your ego? I don't believe that the ego resides in the hair".
Example 6 (or: One
way of dealing with a cancer patient):
Anne-Marie Tausch describes
in her book how she was informed that she had cancer:
"I was told about the diagnosis
of cancer in hospital. The doctor, during her usual ward round, briefly
described the histological findings. She immediately started to talk about
therapy. She stood at the foot of the bed, not next to me. Then the nurse,
who was accompanying the doctor, stuck a thermometer into my mouth without
saying a word. It was more important for her to measure my temperature
according to the regulations. I was extremely aware that neither of them
were the least bit aware of my pain".
This scene from daily clinical
practice reveals nearly all of the mistakes and deadly sins that can arise
in conversation between doctors and patients. A diagnosis which decides
the fate of the patient, and may be a death sentence, is curtly given to
an unprepared patient, with no obvious sympathy. The discussion is totally
asymmetrical, as only the doctor speaks and the patient is hardly allowed
to utter a word, although many urgent questions are raised as soon as the
diagnosis of cancer is given. In addition (on a completely different level
of reality), the ritual of normal nursing procedures continues regardless.
Instead of experiencing human care, and understanding, the patient is required
to have her temperature measured. By keeping her distance, the doctor is
signalling by body language either her defensiveness or inability to get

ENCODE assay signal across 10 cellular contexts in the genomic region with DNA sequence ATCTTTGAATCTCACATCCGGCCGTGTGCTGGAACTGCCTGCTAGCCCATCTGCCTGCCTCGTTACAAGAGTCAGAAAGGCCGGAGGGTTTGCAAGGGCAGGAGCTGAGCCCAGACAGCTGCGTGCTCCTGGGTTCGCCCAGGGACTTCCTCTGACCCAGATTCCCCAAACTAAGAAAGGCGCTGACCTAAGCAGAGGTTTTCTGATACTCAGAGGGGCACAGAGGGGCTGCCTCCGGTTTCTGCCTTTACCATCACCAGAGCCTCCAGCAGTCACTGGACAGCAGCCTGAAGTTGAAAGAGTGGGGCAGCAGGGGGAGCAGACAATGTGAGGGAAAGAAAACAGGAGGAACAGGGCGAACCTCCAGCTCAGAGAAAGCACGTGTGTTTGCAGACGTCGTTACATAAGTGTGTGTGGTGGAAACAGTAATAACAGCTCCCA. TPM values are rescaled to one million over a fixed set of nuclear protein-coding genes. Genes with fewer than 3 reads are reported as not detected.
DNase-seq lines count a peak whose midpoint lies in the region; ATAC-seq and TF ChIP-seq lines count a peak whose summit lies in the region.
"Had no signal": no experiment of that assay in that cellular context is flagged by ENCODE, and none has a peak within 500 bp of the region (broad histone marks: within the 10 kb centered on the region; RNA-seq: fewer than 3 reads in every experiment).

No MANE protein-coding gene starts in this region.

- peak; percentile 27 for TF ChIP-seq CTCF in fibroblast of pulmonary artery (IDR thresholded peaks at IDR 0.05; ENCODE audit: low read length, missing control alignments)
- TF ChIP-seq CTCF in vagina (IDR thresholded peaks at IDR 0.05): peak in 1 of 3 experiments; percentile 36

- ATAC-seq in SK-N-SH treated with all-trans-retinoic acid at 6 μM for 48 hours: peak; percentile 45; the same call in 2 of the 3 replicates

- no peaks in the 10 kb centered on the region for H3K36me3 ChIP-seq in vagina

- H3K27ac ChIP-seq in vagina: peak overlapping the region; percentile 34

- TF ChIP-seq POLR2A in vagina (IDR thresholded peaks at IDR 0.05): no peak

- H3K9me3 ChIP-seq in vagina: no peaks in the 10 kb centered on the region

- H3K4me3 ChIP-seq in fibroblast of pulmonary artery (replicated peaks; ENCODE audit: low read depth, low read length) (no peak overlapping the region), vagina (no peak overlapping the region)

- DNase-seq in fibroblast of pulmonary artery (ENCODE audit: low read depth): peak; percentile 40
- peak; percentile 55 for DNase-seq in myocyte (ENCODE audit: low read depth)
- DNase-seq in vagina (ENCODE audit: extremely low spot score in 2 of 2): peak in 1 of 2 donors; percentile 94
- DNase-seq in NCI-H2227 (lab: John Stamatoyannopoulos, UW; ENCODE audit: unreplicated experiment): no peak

involved with her patient.
Of course some of these are
extreme examples, and were not used in order to show common situations,
but to reveal the basic disorders in communication between doctors and
patients in a particularly strong light. The majority of difficulties in
discussion between doctors and patients are not so dramatic; that is if
considered at the superficial level. Throwing light on the background reveals
that, from the patient's point of view, they are not at all of petty importance.
These sorts of discussion actually take place every day.
Benjamin gives a particularly
pertinent example in his book "The Helping Interview".
"'Why have you not taken
your tablets? Didn't I tell you how important it is that you take them?'
Mrs Bell struggled not to cry. She knew that her doctor meant well; she
also knew that he had a lot to do, and just how long it would take her,
if she even tried to explain the reasons to him. She knew well enough why
she had not taken the tablets. She did not know if it was right or wrong,
but she didn't bother about that. She knew that it really didn't matter
if she got better again. In fact she was much better cared for if she was
ill. She knew something ... about the children and grandchildren and why
they had stuck her in this home. And about this home ... she knew a lot
about this. But the doctor wanted to know why she had not taken the tablets,
and so she replied briefly: "I'll take them now, you'll see." The doctor
was satisfied. He smiled, shook her hand and opened the door for her. He
really didn't want to know why. He only wanted her to take her medicine.
He did like the old lady, but he was much too busy to make more time for
Disorders in communication
between doctor and patient are as old as medicine itself, as speaking with
another inevitably entails basic misunderstandings. However, misunderstandings
between doctor and patient have a particular significance. As the potential
of medicine, especially technical and pharmacological knowledge, increases
so does the danger of extensive disorders of communication. More and more
specialists are appearing in all areas of medicine. However many doctors
do not go beyond the level of a self-taught amateur with regard to their
ability to speak to patients. There are of course some doctors who have
a natural talent for guiding conversation. However there are very few who
Thomas Bliesener (1986) writes